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Marberry: Has the carbon footprint of interiors been underestimated?

by Sara Marberry

It shouldn’t come as a surprise to hear that the building and construction sectors account for nearly 40% of global energy-related carbon dioxide emissions in constructing and operating buildings.

However, it might come as a surprise to hear that the carbon footprint of interiors may be responsible for emissions at least equal to or more than those from the building structure and envelope.

That’s what research from the Carbon Leadership Forum and LMN Architects found.

Renovations Are the Culprit

Hard to believe?  Maybe.

But as a recent article in Metropolis points out, multiple interior renovations over the life of a building may have the biggest embodied carbon footprint — emissions that come from manufacturing, transporting, and installing materials and products.

Like architects, interior designers can, and should be making low-carbon choices.

In a campaign called “Sustainability Next,” Metropolis is challenging interior designers to join the fight against climate change and help influence as much as 1/10 of all global emissions. Working with industry leaders, Metropolis aims to create a “pragmatic, effective framework for interior designers to lower the carbon footprint of their projects.”

A worthy goal, indeed.

Measuring the Carbon Footprint of Interiors in Healthcare

No one is really considering the carbon footprint of products and materials specified in healthcare interiors. The carbon focus of groups like Health Care Without Harm (HCWH) and Practice Green Health (PGH) has been on energy consumption and emissions — and rightly so since healthcare facilities consume about 10% of the total energy used in U.S. commercial buildings every year.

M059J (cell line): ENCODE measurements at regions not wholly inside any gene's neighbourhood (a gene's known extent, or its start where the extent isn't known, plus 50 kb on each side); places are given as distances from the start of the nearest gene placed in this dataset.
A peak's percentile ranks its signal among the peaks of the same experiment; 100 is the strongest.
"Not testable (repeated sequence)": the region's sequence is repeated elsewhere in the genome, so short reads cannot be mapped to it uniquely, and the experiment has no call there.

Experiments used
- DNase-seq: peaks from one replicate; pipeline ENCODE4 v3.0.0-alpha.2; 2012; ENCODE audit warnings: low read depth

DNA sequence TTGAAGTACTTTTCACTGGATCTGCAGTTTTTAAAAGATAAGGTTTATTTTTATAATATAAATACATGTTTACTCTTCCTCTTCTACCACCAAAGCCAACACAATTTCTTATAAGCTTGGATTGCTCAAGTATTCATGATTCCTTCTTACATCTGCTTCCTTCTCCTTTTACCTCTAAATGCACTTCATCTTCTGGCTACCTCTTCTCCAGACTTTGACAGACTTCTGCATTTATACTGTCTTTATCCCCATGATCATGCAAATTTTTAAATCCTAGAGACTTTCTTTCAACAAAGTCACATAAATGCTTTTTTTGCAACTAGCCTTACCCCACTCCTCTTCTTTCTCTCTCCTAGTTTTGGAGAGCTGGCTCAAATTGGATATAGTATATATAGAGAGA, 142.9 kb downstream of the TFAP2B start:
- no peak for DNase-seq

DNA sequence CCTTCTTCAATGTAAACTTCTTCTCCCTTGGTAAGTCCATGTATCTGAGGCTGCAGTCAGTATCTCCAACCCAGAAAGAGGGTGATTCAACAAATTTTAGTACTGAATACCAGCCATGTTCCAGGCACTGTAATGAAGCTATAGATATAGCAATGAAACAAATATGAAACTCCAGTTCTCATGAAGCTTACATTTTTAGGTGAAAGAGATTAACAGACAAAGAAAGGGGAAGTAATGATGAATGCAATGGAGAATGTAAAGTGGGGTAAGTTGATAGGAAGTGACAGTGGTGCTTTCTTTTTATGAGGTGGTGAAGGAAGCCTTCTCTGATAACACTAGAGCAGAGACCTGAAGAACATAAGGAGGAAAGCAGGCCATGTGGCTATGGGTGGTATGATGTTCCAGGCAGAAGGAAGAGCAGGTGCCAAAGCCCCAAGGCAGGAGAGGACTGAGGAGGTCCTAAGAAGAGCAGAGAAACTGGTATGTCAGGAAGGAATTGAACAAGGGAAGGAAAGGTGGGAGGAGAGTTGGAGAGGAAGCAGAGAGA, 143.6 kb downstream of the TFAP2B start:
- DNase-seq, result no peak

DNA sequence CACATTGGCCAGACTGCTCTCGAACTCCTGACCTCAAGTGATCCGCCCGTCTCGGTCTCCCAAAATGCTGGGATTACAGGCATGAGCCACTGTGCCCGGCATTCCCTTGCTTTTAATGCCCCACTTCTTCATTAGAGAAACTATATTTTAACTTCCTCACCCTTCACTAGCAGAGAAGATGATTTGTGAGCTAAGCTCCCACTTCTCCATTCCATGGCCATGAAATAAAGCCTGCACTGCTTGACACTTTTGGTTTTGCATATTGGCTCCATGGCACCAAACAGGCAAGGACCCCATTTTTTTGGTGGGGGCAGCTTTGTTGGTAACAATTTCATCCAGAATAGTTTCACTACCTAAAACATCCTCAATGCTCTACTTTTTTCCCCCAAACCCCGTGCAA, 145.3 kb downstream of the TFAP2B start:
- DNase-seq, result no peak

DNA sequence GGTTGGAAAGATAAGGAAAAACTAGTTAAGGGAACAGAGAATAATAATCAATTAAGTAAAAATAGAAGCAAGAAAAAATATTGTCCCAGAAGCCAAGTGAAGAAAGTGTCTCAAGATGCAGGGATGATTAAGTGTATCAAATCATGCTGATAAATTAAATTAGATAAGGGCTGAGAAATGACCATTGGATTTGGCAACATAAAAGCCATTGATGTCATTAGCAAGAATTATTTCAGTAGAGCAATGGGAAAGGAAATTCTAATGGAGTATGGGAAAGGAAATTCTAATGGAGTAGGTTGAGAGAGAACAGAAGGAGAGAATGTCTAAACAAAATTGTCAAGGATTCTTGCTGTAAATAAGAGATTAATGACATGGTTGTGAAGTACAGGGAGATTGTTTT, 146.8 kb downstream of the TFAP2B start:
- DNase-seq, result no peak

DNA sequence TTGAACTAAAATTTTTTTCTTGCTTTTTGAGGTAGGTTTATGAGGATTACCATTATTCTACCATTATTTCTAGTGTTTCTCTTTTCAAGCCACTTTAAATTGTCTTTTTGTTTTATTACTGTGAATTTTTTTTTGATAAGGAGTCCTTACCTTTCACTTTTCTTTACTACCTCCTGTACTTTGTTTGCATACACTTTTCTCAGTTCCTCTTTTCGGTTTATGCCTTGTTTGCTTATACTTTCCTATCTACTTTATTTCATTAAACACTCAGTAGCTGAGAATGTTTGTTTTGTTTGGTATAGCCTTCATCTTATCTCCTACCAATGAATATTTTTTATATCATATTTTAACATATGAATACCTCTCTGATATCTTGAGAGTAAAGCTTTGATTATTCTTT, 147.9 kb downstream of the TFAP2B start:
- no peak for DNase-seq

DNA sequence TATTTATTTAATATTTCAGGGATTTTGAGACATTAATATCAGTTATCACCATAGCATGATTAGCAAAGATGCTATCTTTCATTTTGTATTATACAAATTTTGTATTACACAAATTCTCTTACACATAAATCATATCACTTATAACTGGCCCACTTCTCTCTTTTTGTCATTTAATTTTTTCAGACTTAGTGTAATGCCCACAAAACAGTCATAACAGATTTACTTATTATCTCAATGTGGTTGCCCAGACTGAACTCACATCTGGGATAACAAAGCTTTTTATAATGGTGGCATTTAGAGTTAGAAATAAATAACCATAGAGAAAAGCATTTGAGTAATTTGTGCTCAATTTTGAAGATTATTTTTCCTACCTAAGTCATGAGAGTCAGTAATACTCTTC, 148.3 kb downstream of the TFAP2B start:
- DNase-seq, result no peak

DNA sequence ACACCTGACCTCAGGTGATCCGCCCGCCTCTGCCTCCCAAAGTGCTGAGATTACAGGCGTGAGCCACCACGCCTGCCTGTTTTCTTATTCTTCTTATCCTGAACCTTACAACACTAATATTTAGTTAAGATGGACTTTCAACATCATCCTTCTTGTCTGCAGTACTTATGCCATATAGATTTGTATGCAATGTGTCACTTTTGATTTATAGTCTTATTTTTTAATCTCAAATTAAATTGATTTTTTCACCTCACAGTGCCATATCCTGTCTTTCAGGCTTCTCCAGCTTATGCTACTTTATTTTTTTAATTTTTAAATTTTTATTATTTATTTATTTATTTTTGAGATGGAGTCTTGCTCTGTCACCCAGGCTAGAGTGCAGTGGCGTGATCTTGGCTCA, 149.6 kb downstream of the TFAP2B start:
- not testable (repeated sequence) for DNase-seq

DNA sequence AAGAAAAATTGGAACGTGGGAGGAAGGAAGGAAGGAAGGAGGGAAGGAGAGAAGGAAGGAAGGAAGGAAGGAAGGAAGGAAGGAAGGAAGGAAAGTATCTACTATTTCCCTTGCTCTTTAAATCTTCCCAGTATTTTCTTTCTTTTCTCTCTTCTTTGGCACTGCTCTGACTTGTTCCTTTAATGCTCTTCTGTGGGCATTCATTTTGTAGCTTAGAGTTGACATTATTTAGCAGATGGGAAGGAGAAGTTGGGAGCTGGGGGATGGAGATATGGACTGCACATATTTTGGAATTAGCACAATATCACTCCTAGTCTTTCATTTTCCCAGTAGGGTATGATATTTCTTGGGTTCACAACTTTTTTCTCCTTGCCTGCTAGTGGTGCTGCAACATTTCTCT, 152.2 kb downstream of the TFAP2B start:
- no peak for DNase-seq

The health sector is also responsible for 8.5% of U.S. greenhouse gas emissions. I bet that number would be even higher if the embodied carbon footprint of interior products and materials were calculated.

Healthy Interiors Commitment

PGH’s Healthy Interiors Commitment calls for the elimination of toxic chemicals. It’s directive is to specify materials that reduce exposure to chemicals as well as minimize energy and water use.

Which is good.

But again, to truly create buildings that do not harm the health of people or the planet, interior designers need to specify products and materials that also have low embodied carbon emissions.

And to do that, they need information and data. And while information and data about environmentally sustainable/healthy interior products and materials does exist, but it’s hard to find it all in one place.

Design for Health

One promising solution is Design for Health by MindClick, which provides design teams access to vendors whose products social and environmental impact is rated using MindClick’s Sustainability Assessment Program (MSAP).

The company’s MSAP ratings are currently mostly derived from the hospitality sector through a partnership with Marriott. But they intend to expand into all sectors of the built environment. So stay tuned.

(Full disclosure: I recently learned about MindClick when they reached out to me to talk about a potential project.)

What obstacles do you see for interior designers to design healthier and more sustainable healthcare environments? Please share in the comment box below or email me.

This column originally ran on Sara Marberry’s blog on March 26. Marberry is a healthcare design expert who has written/edited five books and is a regular contributor to Healthcare Design magazine. Marberry also is a former Executive Vice President of the nonprofit Center for Health Design.